Progress...for the good of the band?

Discussion in 'The Rehearsal Room' started by orange juice, Sep 6, 2004.

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  1. orange juice

    orange juice New Member

    If you wander up the leafy path towards your local band room on a summers evening, wafting along on the cool breeze may be the heart-warming sound of the brass band. The journey this band has taken to get to this standard is likely to be varied, but in some cases, questions the very essence of British brass banding… and the future, is definitely not orange.

    With the future of many local brass bands at stake, due to a general decline in young brass players over the last 20 years, it takes a lot of dedication from all those who love being part of this bastion of typical British ness – with its camaraderie, team work, tradition and hard fought, yet friendly competition – to keep their bands going. Certain bands have taken almost drastic measures to do this... but at what price?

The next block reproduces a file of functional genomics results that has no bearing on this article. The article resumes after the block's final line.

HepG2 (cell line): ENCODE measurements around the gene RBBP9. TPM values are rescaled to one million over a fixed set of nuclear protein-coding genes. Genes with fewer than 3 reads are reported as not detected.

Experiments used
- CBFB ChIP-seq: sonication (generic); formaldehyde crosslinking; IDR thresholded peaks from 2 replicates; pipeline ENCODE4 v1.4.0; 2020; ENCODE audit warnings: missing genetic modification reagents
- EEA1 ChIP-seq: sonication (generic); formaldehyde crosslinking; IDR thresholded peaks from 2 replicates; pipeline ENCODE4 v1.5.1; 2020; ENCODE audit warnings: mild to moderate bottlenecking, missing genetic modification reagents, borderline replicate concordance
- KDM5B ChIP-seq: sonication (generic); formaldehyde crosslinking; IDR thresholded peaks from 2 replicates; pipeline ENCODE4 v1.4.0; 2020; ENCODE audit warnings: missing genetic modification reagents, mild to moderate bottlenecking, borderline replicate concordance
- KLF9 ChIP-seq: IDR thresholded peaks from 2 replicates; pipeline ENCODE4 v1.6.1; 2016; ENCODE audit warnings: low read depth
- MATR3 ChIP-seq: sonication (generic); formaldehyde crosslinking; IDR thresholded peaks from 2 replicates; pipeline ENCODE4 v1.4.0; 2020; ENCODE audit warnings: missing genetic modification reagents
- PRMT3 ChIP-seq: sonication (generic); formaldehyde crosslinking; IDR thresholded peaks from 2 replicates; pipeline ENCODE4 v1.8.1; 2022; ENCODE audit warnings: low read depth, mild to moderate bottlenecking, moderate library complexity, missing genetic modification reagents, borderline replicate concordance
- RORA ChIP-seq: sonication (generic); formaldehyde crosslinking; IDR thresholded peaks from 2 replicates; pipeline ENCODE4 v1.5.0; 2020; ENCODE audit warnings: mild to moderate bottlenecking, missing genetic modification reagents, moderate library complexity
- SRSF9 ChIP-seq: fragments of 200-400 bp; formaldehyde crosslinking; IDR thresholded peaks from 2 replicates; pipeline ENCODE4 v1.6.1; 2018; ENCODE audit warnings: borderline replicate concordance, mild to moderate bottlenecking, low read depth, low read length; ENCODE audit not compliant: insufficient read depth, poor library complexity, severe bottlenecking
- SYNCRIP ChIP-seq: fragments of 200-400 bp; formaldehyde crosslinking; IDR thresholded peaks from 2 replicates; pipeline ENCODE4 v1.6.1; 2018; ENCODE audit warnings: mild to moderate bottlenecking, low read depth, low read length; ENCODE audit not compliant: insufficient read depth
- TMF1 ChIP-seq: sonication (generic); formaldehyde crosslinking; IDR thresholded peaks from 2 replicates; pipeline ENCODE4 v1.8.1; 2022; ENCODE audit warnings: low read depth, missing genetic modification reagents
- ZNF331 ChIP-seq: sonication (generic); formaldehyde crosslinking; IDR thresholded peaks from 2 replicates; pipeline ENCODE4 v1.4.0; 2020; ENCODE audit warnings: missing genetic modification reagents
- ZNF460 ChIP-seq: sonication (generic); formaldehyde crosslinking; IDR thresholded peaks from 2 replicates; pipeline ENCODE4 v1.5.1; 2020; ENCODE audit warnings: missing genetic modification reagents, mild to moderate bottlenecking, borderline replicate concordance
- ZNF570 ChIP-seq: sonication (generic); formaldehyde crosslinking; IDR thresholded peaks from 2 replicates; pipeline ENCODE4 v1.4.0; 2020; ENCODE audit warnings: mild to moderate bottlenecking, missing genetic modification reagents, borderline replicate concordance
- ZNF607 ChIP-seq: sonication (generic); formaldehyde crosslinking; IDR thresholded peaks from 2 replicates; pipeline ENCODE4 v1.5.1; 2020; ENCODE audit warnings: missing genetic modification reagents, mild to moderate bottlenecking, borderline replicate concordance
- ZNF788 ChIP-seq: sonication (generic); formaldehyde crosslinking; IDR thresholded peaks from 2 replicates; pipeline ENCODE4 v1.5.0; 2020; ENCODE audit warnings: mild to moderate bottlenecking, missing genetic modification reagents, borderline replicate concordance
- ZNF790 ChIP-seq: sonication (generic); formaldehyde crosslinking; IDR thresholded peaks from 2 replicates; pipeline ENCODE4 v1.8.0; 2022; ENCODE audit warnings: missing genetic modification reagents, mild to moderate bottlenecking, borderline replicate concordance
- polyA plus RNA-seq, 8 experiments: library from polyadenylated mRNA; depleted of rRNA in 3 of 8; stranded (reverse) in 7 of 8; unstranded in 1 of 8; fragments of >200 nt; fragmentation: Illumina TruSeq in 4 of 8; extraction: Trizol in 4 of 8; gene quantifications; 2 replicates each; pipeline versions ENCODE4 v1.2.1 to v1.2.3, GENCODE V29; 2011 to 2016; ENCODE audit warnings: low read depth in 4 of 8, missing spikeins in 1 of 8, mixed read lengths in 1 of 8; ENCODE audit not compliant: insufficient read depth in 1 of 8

To use one of our local bands as an example - three years ago it was a thriving, promising band, competing in the first section, but due to a few twists of fate (including the relocation of a very much liked conductor) there began a steady demise of players. Although the number of players registered with the band was healthy, the attendance in rehearsals never reflected it, and thinking it was a lack of direction, a new conductor was sought. Despite the appointment of a very well qualified and able (not to mention expensive) ex-military musical director, matters did not improve and moral hit rock bottom. Desperate for the band not to collapse, the loyal members continued to attend, rejecting offers to play elsewhere, and a new plan of attack was devised…